Donald John Trump (born June 14, 1946 in Queens, New York, United States) is an American business executive, entrepreneur, television and radio personality and author. He is the CEO of the Trump Organization, a US-based real-estate developer, and the founder of Trump Entertainment, which operates several casinos. He received a great deal of publicity following the success of his reality television show, The Apprentice (in which he serves as both executive producer and host for the show). He is the son of Fred Trump who was a wealthy real estate developer based in New York City.

Trump has gained notability for his celebrity lifestyle and his real estate successes, including several skyscrapers bearing his name. He is popularly known as The Donald, a nickname given to him by the media after his ex-wife Ivana Trump, a native of the Czech Republic and only marginally fluent in English, mistakenly referred to him as such in an interview. He is also known for his catchphrase, "You're Fired", made popular by his television series The Apprentice. Trump is known for his distinctive trademark hairstyle which he has refused to change throughout his career, his hair has made him the subject of much ridicule from other celebrities and fans as well.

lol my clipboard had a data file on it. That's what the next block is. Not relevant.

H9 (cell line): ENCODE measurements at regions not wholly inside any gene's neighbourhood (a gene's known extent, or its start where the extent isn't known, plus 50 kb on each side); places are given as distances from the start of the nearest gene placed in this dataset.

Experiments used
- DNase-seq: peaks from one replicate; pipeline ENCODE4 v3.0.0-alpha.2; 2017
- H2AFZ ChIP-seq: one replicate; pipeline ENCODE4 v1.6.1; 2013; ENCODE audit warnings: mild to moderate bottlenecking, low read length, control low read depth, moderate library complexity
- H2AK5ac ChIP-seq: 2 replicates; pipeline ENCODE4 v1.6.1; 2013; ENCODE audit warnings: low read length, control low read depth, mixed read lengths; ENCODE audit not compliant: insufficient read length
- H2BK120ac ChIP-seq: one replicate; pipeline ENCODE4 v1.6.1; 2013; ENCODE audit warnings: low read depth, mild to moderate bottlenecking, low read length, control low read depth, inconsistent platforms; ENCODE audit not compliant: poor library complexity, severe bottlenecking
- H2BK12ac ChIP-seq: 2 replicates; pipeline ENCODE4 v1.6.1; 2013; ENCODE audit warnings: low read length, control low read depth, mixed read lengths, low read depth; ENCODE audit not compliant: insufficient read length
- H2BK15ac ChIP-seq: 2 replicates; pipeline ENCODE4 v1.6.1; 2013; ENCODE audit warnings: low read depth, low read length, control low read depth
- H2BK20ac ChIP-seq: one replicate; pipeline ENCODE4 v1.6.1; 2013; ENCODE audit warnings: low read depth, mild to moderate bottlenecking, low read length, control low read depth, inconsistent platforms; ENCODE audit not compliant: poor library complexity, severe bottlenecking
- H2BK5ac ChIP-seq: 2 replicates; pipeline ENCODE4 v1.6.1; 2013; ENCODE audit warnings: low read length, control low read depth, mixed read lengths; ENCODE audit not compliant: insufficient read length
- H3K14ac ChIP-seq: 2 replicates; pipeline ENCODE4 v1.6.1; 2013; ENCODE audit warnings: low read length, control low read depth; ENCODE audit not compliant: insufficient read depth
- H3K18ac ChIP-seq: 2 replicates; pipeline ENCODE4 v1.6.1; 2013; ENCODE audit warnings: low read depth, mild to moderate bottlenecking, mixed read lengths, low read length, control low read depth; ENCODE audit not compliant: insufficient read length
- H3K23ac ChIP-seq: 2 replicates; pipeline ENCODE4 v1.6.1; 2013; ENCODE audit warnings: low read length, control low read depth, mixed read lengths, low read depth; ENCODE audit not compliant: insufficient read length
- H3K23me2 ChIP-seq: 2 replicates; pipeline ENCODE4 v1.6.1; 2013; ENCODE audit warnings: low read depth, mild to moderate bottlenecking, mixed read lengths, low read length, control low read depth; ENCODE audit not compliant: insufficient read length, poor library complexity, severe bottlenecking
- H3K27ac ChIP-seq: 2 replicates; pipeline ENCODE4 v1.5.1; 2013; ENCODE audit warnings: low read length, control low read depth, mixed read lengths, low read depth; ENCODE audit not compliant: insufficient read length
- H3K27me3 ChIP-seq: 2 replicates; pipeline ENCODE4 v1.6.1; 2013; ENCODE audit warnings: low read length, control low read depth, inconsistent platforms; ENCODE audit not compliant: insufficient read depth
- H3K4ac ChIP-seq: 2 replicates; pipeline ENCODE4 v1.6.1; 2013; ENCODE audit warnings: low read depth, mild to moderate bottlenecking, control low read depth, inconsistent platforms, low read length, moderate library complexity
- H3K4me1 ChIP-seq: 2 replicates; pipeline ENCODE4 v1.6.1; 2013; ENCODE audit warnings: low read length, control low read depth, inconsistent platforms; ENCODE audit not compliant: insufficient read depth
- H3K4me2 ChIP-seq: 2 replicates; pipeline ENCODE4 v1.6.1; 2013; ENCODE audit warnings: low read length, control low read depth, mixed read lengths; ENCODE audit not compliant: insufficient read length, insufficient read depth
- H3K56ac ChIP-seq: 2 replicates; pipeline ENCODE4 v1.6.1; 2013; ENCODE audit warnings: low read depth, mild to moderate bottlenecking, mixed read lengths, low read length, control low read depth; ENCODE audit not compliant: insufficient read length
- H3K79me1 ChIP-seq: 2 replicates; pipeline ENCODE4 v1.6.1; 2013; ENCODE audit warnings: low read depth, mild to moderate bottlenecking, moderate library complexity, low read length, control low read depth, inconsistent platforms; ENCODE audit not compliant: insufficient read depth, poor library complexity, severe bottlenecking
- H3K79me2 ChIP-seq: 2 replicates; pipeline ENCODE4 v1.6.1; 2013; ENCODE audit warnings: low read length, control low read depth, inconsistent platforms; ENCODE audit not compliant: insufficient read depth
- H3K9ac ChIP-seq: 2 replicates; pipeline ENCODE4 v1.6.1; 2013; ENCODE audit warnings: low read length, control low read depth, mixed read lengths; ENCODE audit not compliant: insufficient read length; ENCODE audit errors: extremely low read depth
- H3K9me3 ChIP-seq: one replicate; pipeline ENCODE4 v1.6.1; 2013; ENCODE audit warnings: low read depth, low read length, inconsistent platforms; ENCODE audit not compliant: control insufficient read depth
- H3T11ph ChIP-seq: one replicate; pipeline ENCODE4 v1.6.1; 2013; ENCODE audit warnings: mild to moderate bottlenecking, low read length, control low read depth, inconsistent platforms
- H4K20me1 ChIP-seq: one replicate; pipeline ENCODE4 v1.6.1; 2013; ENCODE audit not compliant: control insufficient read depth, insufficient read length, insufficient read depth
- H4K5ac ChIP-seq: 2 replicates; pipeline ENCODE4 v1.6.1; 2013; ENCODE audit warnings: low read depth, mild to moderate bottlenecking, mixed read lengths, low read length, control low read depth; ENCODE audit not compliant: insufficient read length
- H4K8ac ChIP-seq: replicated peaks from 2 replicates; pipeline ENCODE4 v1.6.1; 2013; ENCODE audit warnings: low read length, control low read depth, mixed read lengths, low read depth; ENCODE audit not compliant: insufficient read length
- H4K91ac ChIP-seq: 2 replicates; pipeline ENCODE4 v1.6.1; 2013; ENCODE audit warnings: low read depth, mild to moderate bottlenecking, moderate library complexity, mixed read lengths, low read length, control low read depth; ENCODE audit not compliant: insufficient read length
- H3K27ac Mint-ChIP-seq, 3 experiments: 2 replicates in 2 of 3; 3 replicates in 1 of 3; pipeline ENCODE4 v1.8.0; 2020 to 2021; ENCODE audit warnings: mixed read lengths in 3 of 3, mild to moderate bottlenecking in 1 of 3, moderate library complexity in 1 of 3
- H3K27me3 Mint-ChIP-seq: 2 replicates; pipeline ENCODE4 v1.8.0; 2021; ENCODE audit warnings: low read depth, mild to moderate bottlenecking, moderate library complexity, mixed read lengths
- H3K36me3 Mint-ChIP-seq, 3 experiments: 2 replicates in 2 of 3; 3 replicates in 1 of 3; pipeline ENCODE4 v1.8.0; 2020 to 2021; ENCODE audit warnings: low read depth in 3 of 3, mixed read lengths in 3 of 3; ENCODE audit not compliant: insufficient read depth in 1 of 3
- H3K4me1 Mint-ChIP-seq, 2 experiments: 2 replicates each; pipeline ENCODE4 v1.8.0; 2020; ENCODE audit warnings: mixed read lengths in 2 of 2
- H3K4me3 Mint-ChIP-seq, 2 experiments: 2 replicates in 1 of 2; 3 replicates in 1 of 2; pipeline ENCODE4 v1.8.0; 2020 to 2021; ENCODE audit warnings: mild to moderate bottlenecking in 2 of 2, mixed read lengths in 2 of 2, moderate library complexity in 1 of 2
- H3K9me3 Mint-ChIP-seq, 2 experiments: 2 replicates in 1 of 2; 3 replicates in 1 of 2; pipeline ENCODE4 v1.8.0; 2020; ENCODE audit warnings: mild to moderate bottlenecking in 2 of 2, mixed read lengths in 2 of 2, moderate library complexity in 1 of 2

Carl G. Fisher in 1909

Carl Graham Fisher (January 12, 1874 – July 15, 1939) was an American entrepreneur. Despite having severe astigmatism, he became a seemingly tireless pioneer and promoter of the automotive, auto racing, and real estate development industries. Regarded as a promotional genius for most of his life, in the late 19th century, he became a bicycle enthusiast and became involved in bicycle racing and later auto racing. After being injured in stunts, he helped develop paved racetracks and roadways. An Indiana native, Fisher operated what is believed to be the first automobile dealership in the United States and he helped organize the Indianapolis Motor Speedway.

In 1913, Fisher conceived and helped develop the Lincoln Highway, the first paved road planned across the entire United States. A convoy trip a few year later by the U.S. Army along Fisher's Lincoln Highway was a major influence upon then Lt. Col. Dwight D. Eisenhower years later in championing the Interstate Highway System during his presidency in the 1950s. Carl Fisher followed the east-west Lincoln Highway in 1914 with the conception of the north-south Dixie Highway, which first led from Indianapolis, and eventually extended in several northern branches from the Mid-West U.S. at the Canadian borders to southern mainland Florida. Under his leadership, the initial portion was completed within a single year, and he led an automobile caravan to Florida from Indiana.